Concentration Risk Limits on Mortgage-related Assets and the Unintended Consequences
October 19, 2017
Not all mortgage-related assets are created equal. Therefore, using a one-size-fits-all approach in establishing concentration risk limits can lead to missed opportunities or a false sense of security.
Concentration risk policies are intended to reduce the impact a risk event could have on a credit union’s balance sheet, financial structure, and/or business model. The NCUA cites the Basel Committee on Banking Supervision when defining the concept, stating:
A risk concentration is any single exposure or group of exposures with the potential to produce losses large enough (relative to capital, total assets, or overall risk level) to threaten a financial institution’s health or ability to maintain its core operations.
An effective risk management policy and process should incorporate an understanding of the aggregate risk exposure present in a credit union’s financial structure. This is key to ensuring that the overall risk level in the credit union’s financial structure does not exceed the institution’s risk threshold, nor does it place the overall health or viability of the institution at risk.
Supplemental to an effective aggregate risk management process would be limits on certain key areas, or “hot spots,” that fit the definition of a risk concentration, as referenced above from the Basel Committee. Frequently, mortgage-related assets are lumped into a single category and defined as a risk concentration based upon the underlying collateral (mortgages). However, the risk present across all types of mortgage-related assets is not the same. Consider the risks present in:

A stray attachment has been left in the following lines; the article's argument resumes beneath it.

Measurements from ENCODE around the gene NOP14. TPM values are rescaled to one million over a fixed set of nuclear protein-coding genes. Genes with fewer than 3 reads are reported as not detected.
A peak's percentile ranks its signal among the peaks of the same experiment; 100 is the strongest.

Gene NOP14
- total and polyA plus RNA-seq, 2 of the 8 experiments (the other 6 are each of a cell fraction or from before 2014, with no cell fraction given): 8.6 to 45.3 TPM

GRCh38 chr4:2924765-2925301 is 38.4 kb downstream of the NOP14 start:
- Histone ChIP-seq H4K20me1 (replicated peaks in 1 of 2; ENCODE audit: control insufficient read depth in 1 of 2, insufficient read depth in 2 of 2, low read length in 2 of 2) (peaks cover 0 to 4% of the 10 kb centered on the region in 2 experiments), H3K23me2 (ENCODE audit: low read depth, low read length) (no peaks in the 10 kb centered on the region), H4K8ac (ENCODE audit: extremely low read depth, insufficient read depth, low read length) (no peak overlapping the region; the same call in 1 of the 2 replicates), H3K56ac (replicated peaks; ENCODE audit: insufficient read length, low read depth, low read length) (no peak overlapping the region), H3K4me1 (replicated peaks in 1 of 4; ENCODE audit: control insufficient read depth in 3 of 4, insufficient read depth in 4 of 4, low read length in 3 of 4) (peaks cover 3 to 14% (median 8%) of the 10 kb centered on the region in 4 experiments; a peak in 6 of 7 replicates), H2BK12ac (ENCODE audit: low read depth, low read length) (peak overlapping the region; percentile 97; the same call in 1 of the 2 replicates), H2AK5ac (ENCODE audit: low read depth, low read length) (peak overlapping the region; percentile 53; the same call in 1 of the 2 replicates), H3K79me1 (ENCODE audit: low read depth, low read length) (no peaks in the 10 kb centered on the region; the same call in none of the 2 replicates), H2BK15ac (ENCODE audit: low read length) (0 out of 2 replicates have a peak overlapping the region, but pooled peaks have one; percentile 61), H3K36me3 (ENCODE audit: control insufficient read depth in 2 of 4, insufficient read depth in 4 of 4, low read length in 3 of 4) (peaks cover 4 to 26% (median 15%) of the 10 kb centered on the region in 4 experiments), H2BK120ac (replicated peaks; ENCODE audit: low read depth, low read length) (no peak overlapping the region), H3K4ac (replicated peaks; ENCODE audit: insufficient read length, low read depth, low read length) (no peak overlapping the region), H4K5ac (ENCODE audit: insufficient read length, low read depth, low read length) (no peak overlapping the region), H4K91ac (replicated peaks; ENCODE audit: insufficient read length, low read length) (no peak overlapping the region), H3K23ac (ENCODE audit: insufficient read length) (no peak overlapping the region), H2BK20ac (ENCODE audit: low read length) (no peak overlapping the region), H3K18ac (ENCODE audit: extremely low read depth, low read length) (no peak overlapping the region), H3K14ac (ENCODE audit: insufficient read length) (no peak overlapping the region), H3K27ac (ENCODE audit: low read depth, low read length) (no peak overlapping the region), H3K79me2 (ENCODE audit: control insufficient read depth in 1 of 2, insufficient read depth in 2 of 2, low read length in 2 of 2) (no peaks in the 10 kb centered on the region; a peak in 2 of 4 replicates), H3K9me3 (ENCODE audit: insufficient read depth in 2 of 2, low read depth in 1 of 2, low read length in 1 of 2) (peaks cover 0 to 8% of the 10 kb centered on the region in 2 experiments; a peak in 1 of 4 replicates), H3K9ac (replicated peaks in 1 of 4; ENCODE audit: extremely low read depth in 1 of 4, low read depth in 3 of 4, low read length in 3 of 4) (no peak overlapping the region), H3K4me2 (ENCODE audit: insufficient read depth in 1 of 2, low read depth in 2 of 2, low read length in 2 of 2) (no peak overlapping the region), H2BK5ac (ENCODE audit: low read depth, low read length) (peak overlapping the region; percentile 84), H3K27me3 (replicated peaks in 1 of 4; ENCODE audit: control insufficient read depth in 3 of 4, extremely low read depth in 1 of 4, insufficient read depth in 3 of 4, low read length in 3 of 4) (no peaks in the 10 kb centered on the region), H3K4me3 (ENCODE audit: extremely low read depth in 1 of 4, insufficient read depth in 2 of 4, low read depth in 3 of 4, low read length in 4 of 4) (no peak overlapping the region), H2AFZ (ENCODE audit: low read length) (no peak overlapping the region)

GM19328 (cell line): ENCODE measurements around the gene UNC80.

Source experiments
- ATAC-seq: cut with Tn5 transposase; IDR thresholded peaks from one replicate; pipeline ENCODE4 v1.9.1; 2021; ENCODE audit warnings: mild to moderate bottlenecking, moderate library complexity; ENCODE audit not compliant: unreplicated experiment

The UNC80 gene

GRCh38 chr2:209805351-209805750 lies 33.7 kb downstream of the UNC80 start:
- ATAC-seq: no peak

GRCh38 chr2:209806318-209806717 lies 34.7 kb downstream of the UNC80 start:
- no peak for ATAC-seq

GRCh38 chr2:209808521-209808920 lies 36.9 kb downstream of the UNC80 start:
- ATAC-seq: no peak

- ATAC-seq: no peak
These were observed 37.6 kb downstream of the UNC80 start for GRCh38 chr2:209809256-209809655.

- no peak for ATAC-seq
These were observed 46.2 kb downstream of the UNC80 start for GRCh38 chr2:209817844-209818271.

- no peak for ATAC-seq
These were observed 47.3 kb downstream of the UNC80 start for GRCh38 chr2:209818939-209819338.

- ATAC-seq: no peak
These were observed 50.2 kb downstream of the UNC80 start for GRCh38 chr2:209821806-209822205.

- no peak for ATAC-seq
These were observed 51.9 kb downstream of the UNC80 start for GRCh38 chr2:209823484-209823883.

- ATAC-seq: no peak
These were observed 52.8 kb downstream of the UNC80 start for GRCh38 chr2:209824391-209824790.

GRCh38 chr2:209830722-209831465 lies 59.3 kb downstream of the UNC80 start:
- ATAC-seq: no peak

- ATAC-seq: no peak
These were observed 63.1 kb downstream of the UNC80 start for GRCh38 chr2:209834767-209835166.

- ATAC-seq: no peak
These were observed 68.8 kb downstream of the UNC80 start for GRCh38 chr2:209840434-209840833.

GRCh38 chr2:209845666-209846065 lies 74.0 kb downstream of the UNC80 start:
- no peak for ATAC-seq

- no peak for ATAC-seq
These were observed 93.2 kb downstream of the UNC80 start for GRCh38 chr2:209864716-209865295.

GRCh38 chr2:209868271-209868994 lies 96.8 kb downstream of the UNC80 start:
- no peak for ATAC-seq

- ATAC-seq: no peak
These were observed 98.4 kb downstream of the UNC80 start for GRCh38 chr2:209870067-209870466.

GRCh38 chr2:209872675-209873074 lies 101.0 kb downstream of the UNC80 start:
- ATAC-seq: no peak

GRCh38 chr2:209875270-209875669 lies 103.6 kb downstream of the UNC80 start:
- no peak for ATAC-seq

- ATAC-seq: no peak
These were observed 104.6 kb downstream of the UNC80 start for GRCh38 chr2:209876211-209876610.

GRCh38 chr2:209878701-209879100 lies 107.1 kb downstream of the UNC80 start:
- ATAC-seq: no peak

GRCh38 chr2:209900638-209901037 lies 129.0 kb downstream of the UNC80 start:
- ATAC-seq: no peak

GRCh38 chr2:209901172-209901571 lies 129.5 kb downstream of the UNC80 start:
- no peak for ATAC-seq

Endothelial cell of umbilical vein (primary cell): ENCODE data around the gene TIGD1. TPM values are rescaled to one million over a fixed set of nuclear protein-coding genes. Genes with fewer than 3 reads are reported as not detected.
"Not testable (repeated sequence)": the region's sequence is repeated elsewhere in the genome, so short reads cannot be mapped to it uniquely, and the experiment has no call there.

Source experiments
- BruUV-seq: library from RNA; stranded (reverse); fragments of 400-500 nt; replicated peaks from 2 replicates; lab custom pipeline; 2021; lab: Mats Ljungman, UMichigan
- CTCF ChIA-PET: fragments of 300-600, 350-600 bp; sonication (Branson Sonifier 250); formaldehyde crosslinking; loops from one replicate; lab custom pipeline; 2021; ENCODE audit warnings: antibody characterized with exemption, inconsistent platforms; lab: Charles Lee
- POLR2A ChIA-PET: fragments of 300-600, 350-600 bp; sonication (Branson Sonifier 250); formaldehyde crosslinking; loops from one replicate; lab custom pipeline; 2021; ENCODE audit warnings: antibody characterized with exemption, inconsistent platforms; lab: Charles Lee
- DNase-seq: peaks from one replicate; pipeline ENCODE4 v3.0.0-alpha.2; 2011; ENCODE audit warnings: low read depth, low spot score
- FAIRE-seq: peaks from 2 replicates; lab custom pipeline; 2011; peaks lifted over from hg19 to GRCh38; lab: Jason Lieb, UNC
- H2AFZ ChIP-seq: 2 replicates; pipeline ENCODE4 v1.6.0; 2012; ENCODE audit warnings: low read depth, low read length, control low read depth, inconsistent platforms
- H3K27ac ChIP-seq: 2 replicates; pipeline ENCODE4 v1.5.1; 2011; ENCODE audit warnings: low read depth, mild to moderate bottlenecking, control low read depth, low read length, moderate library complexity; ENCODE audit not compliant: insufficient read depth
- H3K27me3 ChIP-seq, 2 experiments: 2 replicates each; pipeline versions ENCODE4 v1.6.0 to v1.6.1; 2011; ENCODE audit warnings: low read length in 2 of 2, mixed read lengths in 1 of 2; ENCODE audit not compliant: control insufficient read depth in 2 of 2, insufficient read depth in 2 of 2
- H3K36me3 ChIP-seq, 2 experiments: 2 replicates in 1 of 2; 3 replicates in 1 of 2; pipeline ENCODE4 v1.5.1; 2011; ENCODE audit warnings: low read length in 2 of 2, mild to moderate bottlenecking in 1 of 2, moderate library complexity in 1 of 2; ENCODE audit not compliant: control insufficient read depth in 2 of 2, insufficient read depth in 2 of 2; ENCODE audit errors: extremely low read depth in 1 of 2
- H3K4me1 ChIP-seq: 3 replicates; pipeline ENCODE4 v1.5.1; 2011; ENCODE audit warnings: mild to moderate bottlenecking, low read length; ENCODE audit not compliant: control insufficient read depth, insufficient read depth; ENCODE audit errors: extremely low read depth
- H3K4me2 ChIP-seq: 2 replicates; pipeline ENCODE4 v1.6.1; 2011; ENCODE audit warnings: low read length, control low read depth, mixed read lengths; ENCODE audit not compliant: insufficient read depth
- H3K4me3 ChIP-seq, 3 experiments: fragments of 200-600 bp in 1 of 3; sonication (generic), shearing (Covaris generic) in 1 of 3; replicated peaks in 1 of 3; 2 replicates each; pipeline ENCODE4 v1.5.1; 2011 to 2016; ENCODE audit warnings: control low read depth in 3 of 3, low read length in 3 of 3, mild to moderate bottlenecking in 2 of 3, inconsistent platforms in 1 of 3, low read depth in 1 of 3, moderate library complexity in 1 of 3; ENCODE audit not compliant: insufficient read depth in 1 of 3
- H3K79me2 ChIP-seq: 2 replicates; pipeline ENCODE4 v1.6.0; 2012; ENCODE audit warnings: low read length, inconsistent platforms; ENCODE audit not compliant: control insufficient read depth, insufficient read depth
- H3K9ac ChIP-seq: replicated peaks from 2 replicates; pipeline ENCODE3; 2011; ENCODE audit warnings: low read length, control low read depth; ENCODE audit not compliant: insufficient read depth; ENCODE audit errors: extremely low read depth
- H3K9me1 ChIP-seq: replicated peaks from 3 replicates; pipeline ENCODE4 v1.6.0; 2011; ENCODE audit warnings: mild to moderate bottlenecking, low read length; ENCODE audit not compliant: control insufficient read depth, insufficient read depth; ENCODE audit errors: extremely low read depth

Some of the above carry liquidity risk, some carry credit risk, others carry interest rate risk (IRR) – and some carry a little of all the listed risks. However, the degree of risk is different for each. The interest rate risk profile of a floating-rate collateralized mortgage obligation (CMO) is materially different than that of a 30-year conventional mortgage. The liquidity risk in a 50% LTV first lien HELOC with a 15% average utilization rate is materially different than the Government National Mortgage Association (GNMA) mortgage-backed security (MBS) pass-through.
Part of an effective overall concentration risk management policy is to document the risk(s) addressed by a particular limit. Instead of setting a single limit on all mortgage-related assets, management teams should invest the time it takes to identify the risk(s) across all types of mortgage-related assets, and set limits where it is determined a concentration exists. As mentioned above, setting a single limit on mortgage-related assets can lead to missed opportunities or lull decision-makers into a false sense of security. Having a robust process to identify and manage the aggregate exposure of risks that could significantly threaten a credit union’s net worth is a critical component of the asset/liability management (A/LM) process.